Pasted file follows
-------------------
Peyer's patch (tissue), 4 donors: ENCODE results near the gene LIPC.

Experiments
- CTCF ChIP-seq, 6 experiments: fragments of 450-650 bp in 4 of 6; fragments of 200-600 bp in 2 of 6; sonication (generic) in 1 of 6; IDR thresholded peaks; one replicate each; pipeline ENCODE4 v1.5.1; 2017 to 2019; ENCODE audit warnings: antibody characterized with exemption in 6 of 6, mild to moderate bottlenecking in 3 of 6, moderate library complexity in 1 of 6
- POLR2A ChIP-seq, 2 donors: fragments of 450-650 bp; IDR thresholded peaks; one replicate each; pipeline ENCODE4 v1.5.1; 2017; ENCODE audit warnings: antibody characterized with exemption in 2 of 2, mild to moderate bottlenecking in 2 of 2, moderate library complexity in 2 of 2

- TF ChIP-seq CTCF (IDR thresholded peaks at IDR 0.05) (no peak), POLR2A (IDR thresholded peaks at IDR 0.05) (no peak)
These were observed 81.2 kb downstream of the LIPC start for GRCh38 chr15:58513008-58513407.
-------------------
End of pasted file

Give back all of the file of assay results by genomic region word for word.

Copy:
Peyer's patch (tissue), 4 donors: ENCODE results near the gene LIPC.

Experiments
- CTCF ChIP-seq, 6 experiments: fragments of 450-650 bp in 4 of 6; fragments of 200-600 bp in 2 of 6; sonication (generic) in 1 of 6; IDR thresholded peaks; one replicate each; pipeline ENCODE4 v1.5.1; 2017 to 2019; ENCODE audit warnings: antibody characterized with exemption in 6 of 6, mild to moderate bottlenecking in 3 of 6, moderate library complexity in 1 of 6
- POLR2A ChIP-seq, 2 donors: fragments of 450-650 bp; IDR thresholded peaks; one replicate each; pipeline ENCODE4 v1.5.1; 2017; ENCODE audit warnings: antibody characterized with exemption in 2 of 2, mild to moderate bottlenecking in 2 of 2, moderate library complexity in 2 of 2

- TF ChIP-seq CTCF (IDR thresholded peaks at IDR 0.05) (no peak), POLR2A (IDR thresholded peaks at IDR 0.05) (no peak)
These were observed 81.2 kb downstream of the LIPC start for GRCh38 chr15:58513008-58513407.